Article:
Kate Marshall, Senior Investment Analyst 15 August 2019
It’s a scary world out there.
Trade wars, populist governments, Brexit, currency volatility, environmental pressures. That's just a handful of what's topping the news agenda at the moment.
I'd forgive you for building a bunker and burying your head in the sand. As an investor, you might be tempted to hoard your cash until things blow over.
But this isn't always the best course of action. There's been plenty to worry about over the past decade and, despite all the drama, global stock markets have generally continued to rise. Even reaching all-time highs in some cases, albeit with some setbacks along the way.
So what exactly has helped drive markets higher?
Firstly, don't forget economics and the stock market are not one and the same. Sometimes they even head in different directions. The strongest companies have the ability to keep growing their profits and maintain demand for their products, whatever the outside world throws at them. If they keep doing well, their share prices are likely to benefit.
Other forces have helped keep markets buoyant in recent years, though.
Central banks across the globe have flexed their muscles in two key areas – interest rates and Quantitative Easing (QE).
In some countries, like the UK, interest rates have been pushed down to historic lows. It means savers have struggled to make much, if any, return on cash in the bank. So those looking to make more of their money, and prepared to take on some risk, have turned to investment markets to try and grow their wealth. This has pushed prices up.
QE programmes have also seen central banks buy large amounts of bonds, aimed to prop up financial markets and stimulate economies. But as bond prices rise, their yields fall. So some investors who traditionally turn to bond markets to satisfy their income needs have invested more in dividend-paying shares, again giving support to markets.
It's not all plain sailing
Last year, investors expected central banks to take their foot of the gas and start to increase interest rates at a gradual pace. It meant markets stumbled towards the end of 2018.
This view changed at the start of 2019, and markets picked up pace again. To the end of July, the broader global stock market grew an impressive 21.8%. Past performance isn't a guide to future returns.
August has been a tougher month so far. An escalation of the US-China trade war, in which the US has proposed tariffs on an additional $300bn of Chinese goods, has shaken markets.
China subsequently allowed its currency to weaken below a key threshold, a level not breached since the 2008 global financial crisis. This could help soften the impact on China of further tariffs from the US, but it's unsettled investors.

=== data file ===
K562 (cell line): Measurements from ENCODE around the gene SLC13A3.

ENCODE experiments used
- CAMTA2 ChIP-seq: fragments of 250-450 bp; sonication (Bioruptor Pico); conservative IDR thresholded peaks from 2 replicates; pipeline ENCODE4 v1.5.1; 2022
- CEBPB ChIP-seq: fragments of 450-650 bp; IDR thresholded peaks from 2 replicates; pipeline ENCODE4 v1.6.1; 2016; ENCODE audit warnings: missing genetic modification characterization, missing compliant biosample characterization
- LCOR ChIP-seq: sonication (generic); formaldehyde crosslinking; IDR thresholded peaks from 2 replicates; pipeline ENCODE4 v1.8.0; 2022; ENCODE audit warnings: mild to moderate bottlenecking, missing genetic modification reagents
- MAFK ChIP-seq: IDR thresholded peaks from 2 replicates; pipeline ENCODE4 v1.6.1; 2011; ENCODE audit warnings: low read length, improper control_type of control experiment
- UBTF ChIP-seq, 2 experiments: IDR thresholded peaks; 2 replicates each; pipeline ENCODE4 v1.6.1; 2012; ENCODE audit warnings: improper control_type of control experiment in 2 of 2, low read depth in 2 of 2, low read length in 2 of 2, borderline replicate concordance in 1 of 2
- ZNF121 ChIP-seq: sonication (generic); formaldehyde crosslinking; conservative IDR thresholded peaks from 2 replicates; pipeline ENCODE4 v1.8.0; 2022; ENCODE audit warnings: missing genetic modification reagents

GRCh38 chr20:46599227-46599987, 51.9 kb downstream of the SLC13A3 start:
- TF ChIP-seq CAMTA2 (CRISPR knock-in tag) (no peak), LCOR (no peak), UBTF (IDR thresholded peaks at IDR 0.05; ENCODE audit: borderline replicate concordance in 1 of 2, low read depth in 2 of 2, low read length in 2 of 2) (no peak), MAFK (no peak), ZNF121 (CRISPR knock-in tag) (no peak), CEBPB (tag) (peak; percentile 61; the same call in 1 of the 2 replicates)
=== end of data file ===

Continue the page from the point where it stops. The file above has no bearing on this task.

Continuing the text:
Share prices could remain volatile in the short term, at least while we wait for some stabilisation in trade negotiations. Though, as always, we say investors should take a long-term view. Bonds, on the other hand, have done well out of all this because they're thought to be safer in times of uncertainty.
What do the bond experts think?
We recently met a number of bond fund managers who shared their outlook for the economy and bond markets.
Some economic commentators see a global recession looming, but Paul Read and Paul Causer, managers of Invesco Tactical Bond, are more sanguine. They don’t think worldwide growth will be as high as in recent years, instead they see a growth-pause scenario rather than a growth-reversal one. If there is a recession though, they believe it’ll actually be a good thing for most bonds.
They think the US Federal Reserve will cut interest rates further, which should see a rise in bond prices. They also think there’ll be some relief from international trade wars as Trump won’t want any economic trouble leading up to the next US election.
We also met Eric Holt, manager of Royal London Sterling Extra Yield Bond. He notes that $14trn of bonds across the globe now have negative yields – as prices have continued to rise, yields have fallen. It essentially means investors in these bonds aren't getting paid any income, instead paying to lend money to governments and companies.
This might not change any time soon. Holt expects interest rates to stay lower for longer. He thinks we could even see further rate cuts or QE, especially in countries like the UK where a hard Brexit is an increasing possibility. This could help support bond markets, but potentially push yields even lower.
This article isn’t personal advice. If you’re not sure an investment is right for you please take advice. Investments, and any income from them, can fall as well as rise in value, so you could make a loss.